We giggle when she *freaks* out over a high school girl actually wanting to be her friend and hang out.

AP FILM REVIEW EIGHTH GRADE A ENT
Elsie Fisher, right, with co-star and offscreen friend Emily Robinson in "Eighth Grade."
LINDA KALLERUS/AP

We don't know how to feel about the students and teachers' apathetic reactions to active-shooter drills.

We cringe when an older boy tries to put the moves on her and she's nearly stunned into paralysis not knowing how to get out of it. 

And we lift our brows (OK, maybe laugh a little) when her crush Aiden's (Luke Prael) only litmus test for a potential girlfriend is if she'll send nudes.

Why it feels so realistic and how Burnham did it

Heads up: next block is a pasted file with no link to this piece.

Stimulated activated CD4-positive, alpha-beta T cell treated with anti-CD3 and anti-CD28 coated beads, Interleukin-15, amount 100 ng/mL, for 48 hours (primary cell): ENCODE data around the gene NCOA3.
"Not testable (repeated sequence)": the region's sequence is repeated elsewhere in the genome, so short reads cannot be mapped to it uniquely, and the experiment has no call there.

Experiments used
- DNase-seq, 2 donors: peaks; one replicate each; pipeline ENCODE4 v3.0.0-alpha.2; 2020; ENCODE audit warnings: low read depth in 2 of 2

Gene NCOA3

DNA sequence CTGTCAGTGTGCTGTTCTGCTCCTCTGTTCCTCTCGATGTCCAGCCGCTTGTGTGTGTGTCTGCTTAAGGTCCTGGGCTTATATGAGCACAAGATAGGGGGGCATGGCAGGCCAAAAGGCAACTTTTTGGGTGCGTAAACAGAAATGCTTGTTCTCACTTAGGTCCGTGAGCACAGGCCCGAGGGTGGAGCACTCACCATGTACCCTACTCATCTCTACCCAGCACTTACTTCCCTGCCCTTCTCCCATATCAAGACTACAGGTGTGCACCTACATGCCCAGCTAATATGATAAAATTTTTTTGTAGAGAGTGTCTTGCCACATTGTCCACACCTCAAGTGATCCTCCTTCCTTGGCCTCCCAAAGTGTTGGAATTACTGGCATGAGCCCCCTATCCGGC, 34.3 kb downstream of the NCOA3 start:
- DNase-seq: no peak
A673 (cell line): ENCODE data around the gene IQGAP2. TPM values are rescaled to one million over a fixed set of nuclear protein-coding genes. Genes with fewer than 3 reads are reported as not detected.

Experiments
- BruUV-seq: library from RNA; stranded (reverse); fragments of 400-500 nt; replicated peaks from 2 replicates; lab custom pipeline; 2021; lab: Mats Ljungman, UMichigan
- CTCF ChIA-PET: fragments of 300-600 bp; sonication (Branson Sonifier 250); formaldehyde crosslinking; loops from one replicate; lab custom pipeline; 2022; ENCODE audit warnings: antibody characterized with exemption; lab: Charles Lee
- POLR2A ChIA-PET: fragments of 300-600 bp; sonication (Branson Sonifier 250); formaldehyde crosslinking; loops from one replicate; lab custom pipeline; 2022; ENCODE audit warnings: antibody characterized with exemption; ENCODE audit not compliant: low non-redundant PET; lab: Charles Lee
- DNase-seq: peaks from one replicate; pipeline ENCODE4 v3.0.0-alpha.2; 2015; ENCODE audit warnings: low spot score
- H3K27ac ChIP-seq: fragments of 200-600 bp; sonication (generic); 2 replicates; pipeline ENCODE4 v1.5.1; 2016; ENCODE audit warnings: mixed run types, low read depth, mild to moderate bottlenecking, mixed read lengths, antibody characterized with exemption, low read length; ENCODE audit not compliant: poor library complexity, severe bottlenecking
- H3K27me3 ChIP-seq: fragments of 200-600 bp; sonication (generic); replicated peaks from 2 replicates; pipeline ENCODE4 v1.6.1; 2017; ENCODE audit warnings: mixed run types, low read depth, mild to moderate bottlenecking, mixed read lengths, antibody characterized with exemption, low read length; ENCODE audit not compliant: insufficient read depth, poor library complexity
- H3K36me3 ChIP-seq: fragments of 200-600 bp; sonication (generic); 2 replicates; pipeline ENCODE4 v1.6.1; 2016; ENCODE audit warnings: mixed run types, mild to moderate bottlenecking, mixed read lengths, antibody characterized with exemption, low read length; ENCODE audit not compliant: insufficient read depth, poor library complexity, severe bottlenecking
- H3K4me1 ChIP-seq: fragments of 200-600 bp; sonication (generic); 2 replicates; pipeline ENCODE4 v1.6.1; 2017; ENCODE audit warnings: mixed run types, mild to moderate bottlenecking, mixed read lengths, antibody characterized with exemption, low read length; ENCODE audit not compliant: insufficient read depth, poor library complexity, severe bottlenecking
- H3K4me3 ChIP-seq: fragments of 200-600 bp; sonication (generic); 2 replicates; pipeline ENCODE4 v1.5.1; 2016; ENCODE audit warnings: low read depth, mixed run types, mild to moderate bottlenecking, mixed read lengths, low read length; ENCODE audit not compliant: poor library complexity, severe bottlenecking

The film is funny and sad, sweet and uncomfortable. It is a powerful mixture of timely and timeless.

But its raw and accurate depiction of teenage life today is only made possible through Burnham's absent motive and adept listening. It's up to the viewer to determine what the story's takeaway is. And that's where the opportunity – and magic – lies.  

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"Eighth Grade" will play without the R rating for one night only in 50 theaters.
Courtesy of Sundance Institute

"My issue sometimes with movies about kids is that it feels like they’re trying to impart lessons," Burnham told USA TODAY's All the Moms. "It feels like adults looking back on a time they’re certain of, trying to teach young kids about what they went through."

But in today's hybrid world of cyber and reality, everything's "new and confusing to everybody," he said. 

So to be as real as possible, Burnham didn't go around interviewing kids to learn about them. He just watched kids talk about themselves online.